I have a 2003 Honda Civic, 140,000 miles. I have been experiencing a temporary loss of power steering when slowing down (I usually notice it while applying the brakes and making a turn). When I let off the brakes, the power steering usually comes right back on. This does not happen all the time, maybe once or twice a week. I brought the car to my mechanic and explained the problem. They asked if it happened in wet weather… we have had a lot of wet weather lately, but it has happened on very dry days too. They checked it out and couldn’t find any problems or reproduce the effect. The problem has come up a few times since then. Any ideas about what’s going on? Are there any possible problems that could have been overlooked by my mechanic’s inspection?
The reason they asked about wet weather was to determine if the belt to the power steering pump was slipping. If the pump stops spinning, then the power assist to the steering is lost. Have you ever replaced the accessory belts and the timing belt? If you haven’t done the timing belt yet, your overdue. And this is an interference engine, meaning a snapped timing belt could ruin the engine. Consider this and get the accessory belts replaced with the timing belt. On this engine (1.7L 4-cyl), the water pump should also be replaced with the timing belt.
The engine rpm may be dropping too low to drive the power steering pump fast enough. This could be because the engine is out of tune, or the power steering pressure switch isn’t working, or etc.
Drive in large circles (in a large parking lot, cul de sac, etc.). Pay attention to the engine rpm (you could have a passenger do the observing). Does the rpm drop below the usual idle rpm? [You can tell by SOUND, if you don’t have an rpm gauge.]
Good advice but I think you should replace the drive belt. Make sure to pay close attention to the timing belt advice because this is a critical area. Sometimes you can open the hood and watch the power steering pully (mark it with chalk or white paint) as someone slowly turns the steering wheel. The belt can slip right over the pulley without turning it. Mist the belt with water and I bet the pulley won’t turn. The belt may be loose too but I would replace it anyway.
Thank you for the quick replies. I’m going to try and check out some of these suggestions later with a friend that’s a little more comfortable under the hood than myself. I didn’t realize how the timing belt could affect the power steering at low RPMs. I should definitely have that looked at, I have a sinking feeling that is closer to the heart of the matter.
I think you are misunderstanding the posts. The “drive” belt for the vehicle can slip and cause loss of power steering. The “timing” belt drives the camshaft by way of the crankshaft and does not drive the power steering pump. The only reason replacement of the timing belt was mentioned is because your engine is an “interference” engine. If you have 140K on the engine without replacement of the timing belt then your engine could be destroyed if it breaks. It’s overdue if it has not been done already.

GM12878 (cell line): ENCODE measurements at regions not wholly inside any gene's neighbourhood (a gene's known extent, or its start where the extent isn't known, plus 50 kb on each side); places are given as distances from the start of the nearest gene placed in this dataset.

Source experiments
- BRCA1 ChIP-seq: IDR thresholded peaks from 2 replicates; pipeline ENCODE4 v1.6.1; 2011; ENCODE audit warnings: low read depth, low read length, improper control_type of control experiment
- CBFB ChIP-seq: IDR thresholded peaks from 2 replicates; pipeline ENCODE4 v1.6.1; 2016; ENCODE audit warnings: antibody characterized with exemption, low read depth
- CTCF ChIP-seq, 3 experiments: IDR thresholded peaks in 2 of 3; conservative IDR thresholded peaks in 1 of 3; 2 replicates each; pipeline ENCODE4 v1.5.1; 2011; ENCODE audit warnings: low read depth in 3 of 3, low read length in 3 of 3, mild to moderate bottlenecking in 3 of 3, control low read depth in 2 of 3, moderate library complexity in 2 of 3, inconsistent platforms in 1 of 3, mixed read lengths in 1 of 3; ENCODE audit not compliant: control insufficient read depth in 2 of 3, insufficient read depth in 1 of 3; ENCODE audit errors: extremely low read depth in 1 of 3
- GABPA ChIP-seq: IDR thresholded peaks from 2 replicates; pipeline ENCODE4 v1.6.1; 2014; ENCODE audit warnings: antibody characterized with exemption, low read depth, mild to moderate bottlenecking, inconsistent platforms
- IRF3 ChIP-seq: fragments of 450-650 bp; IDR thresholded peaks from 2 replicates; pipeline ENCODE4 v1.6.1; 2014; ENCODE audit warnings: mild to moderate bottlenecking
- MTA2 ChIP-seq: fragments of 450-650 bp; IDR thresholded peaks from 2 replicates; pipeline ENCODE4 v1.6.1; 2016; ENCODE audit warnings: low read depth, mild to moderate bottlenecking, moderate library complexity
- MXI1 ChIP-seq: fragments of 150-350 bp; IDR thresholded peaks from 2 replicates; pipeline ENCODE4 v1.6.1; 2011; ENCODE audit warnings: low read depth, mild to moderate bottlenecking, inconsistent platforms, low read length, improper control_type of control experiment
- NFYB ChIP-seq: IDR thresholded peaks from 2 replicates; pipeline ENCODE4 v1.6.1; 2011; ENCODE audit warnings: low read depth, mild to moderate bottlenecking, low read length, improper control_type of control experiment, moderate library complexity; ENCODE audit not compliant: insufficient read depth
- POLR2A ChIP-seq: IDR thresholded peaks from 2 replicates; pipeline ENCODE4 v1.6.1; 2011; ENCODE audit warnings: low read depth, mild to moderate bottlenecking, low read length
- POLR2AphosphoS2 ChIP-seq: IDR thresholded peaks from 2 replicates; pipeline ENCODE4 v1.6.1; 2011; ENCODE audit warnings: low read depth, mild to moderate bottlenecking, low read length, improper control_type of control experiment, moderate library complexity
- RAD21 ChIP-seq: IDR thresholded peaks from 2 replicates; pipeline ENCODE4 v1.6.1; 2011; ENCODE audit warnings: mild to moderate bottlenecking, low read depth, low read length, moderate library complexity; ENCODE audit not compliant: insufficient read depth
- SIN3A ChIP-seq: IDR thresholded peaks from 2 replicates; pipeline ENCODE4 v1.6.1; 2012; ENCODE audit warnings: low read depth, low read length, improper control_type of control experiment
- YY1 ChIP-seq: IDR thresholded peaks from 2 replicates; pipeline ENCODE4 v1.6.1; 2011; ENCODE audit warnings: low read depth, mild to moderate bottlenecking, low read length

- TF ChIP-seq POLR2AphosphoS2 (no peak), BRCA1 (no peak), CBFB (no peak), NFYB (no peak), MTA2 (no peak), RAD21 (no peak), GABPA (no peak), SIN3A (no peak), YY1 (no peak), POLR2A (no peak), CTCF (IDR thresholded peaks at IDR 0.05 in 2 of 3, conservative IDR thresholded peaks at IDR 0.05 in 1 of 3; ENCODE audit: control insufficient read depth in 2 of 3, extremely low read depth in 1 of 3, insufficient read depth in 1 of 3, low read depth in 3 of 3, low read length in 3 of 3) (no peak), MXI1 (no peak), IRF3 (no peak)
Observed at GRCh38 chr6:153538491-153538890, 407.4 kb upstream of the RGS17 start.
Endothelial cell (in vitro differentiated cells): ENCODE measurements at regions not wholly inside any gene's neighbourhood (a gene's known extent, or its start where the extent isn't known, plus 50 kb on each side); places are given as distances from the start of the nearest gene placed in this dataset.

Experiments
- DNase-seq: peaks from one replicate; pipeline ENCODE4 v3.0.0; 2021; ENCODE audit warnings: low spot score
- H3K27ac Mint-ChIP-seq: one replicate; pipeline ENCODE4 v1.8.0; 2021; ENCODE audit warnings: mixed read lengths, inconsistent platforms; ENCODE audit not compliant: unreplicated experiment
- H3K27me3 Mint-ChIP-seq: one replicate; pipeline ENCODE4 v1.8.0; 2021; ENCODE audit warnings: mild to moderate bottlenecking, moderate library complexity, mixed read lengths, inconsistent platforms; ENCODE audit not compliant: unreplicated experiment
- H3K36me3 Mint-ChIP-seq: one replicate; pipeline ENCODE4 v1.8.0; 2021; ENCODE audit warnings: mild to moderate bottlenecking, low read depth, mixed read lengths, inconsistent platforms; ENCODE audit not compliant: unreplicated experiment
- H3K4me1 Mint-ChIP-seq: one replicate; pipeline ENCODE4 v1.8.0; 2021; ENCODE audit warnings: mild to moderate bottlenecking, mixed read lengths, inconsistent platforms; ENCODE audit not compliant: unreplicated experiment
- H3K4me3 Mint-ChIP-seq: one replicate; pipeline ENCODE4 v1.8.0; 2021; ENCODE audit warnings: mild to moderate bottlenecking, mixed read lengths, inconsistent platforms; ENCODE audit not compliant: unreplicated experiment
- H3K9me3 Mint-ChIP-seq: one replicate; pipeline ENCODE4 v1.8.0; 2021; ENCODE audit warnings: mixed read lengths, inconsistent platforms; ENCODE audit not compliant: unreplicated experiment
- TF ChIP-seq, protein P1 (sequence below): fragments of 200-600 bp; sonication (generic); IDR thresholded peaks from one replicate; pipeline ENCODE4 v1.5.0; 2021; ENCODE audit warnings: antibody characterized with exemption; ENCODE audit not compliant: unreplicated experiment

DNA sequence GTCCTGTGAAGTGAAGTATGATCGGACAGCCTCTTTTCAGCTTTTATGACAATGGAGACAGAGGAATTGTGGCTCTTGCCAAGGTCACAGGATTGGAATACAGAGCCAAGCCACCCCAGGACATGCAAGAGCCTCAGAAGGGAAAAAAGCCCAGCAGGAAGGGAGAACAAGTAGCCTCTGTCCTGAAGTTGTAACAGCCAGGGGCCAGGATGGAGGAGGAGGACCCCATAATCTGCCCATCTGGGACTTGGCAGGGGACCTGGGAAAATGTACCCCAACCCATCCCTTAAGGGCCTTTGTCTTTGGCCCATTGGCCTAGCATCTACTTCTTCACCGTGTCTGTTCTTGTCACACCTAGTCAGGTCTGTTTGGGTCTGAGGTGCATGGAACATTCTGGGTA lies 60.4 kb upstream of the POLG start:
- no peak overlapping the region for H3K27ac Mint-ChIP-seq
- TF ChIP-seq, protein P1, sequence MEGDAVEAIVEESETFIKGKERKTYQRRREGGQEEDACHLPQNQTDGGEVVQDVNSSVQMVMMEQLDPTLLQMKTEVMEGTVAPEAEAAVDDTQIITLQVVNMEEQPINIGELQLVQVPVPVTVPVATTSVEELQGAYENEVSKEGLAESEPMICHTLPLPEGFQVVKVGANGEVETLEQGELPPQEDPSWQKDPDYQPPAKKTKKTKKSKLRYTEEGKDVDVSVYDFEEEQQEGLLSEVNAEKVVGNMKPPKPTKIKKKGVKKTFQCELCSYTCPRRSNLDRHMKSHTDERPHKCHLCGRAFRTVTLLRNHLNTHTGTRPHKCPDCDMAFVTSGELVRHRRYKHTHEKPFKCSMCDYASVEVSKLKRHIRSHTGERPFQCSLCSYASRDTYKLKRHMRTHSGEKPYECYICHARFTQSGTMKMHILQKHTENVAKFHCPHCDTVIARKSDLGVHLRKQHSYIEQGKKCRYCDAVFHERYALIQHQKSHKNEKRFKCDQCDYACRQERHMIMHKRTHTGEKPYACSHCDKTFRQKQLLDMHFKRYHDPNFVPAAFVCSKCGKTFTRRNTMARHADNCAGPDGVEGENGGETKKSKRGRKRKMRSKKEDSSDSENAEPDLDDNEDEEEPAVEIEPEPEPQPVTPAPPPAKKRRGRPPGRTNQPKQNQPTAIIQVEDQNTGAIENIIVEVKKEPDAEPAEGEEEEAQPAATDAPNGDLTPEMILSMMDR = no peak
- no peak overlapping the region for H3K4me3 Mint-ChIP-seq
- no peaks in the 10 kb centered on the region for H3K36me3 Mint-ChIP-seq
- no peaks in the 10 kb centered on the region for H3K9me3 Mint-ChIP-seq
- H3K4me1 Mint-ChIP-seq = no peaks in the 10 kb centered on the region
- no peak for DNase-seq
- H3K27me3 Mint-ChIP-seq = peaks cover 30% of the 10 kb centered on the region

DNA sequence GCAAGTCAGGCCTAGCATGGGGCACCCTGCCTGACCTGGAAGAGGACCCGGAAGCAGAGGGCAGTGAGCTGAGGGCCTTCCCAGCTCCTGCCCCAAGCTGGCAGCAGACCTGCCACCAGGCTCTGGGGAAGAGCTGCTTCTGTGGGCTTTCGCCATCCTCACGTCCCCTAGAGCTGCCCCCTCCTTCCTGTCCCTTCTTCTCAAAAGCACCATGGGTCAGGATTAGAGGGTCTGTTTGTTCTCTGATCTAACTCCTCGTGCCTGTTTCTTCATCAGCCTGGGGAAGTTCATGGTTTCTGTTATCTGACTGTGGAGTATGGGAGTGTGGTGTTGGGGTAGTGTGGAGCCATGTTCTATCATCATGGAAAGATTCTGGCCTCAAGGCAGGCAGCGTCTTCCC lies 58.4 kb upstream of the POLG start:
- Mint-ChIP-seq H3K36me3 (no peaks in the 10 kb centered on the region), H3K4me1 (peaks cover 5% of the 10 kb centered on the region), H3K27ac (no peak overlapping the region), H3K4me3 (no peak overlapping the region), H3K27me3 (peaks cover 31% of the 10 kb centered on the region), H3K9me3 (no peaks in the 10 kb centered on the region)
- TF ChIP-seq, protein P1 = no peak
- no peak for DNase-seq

Yes, I may have misunderstood something. I do realize the difference between the drive belt and the timing belt, but I may have misused referencing the timing belt. My power steering pump and drive belt were replaced at 90k miles. I know that the drive belt can slip when wet and cause a loss of power steering, but the loss of power seems to happen whether it is wet or dry. Since I had the pump, drive belt and steering fluid checked out a few weeks ago, I thought the problem may be what hellokit said: “The engine rpm may be dropping too low to drive the power steering pump fast enough.” I (maybe mistakenly) assumed the timing belt had something to do with that. I’m pretty sure that it had been replaced as well, but I can’t be positive - so regardless of whether the timing belt can affect the power steering, I found it to be good advice to have it checked/changed anyway.
I watched the RPM today when slowing down to under 5mph and turning, but did not notice it going particularly low (at least not lower than when idling). And I can’t seem to reproduce the steering problem intentionally - it just happens once or twice a week (while the brakes are applied and at around 5mph). Please excuse my ignorance… I never had any problems with my car until about 120k miles. I just brought it in for regular service and oil changes and was satisfied. At 120k miles, I just figured that that car is getting old and things happen. Now that I found something unusual that my shop can’t solve I sought out a new venue for a solution, but I’m just now getting educated about what’s going on under my hood. Believe me, things will be different with my next car!
Drain the P.S. fluid with a turkey baster. Remove the plastic reservoir and clean out the filter screen you will find in the bottom of of it. Put everything back together and refill with fresh Honda-approved fluid… It might not help, but it can’t hurt…